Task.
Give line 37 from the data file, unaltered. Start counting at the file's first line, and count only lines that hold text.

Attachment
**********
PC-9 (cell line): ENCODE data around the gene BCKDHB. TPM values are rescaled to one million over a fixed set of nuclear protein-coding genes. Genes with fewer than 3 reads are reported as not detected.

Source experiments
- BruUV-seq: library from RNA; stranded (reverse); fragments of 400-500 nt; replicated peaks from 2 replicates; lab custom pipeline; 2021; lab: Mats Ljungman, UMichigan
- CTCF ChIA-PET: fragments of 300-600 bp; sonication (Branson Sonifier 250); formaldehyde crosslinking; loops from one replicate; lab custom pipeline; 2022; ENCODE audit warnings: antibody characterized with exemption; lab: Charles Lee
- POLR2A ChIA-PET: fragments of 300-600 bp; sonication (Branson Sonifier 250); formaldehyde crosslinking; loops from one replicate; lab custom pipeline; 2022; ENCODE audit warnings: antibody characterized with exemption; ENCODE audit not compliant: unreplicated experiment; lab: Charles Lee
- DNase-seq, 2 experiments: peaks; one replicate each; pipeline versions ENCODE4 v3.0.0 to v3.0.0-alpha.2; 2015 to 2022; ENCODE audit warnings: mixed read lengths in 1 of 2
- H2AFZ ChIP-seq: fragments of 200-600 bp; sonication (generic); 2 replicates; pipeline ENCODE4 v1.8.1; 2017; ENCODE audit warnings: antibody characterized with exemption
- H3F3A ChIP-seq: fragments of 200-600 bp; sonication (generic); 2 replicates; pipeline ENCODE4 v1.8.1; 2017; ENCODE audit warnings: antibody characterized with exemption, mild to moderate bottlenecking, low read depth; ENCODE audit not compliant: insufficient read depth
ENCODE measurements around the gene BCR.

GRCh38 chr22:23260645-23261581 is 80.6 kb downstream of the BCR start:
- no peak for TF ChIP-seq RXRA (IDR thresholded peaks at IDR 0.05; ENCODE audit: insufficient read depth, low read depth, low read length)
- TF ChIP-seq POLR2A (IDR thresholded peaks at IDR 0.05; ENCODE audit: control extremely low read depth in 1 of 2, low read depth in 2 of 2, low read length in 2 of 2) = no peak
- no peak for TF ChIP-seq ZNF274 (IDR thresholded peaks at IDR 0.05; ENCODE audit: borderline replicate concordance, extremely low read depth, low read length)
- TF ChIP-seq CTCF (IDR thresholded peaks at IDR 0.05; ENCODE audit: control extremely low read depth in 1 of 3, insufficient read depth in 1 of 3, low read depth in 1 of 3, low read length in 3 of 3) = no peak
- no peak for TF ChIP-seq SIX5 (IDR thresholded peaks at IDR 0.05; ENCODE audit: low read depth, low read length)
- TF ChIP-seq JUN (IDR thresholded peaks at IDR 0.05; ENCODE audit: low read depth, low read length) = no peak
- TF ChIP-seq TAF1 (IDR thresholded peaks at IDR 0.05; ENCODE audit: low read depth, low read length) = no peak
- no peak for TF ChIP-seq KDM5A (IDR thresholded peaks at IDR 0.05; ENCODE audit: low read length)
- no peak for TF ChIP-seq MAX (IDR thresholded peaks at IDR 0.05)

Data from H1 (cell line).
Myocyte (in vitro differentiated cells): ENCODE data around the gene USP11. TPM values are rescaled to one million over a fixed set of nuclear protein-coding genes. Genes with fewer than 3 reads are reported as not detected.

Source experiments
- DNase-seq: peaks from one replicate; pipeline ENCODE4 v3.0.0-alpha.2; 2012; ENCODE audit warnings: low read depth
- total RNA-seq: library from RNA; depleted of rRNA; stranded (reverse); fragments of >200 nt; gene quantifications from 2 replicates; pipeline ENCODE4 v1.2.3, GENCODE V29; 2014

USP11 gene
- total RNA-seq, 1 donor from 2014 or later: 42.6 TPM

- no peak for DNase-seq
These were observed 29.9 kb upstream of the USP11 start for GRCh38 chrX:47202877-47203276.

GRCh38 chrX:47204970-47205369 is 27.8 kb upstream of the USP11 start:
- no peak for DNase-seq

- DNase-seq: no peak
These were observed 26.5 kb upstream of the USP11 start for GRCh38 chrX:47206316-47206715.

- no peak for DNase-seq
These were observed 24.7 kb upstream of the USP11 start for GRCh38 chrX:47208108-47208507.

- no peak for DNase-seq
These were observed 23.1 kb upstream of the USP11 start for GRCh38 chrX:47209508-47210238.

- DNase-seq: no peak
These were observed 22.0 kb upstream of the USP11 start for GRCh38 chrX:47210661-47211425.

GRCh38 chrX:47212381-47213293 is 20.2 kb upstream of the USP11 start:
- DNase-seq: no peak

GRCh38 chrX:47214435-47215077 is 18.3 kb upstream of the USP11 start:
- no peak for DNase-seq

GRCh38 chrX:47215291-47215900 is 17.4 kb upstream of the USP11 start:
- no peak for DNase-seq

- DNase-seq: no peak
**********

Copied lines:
- DNase-seq: no peak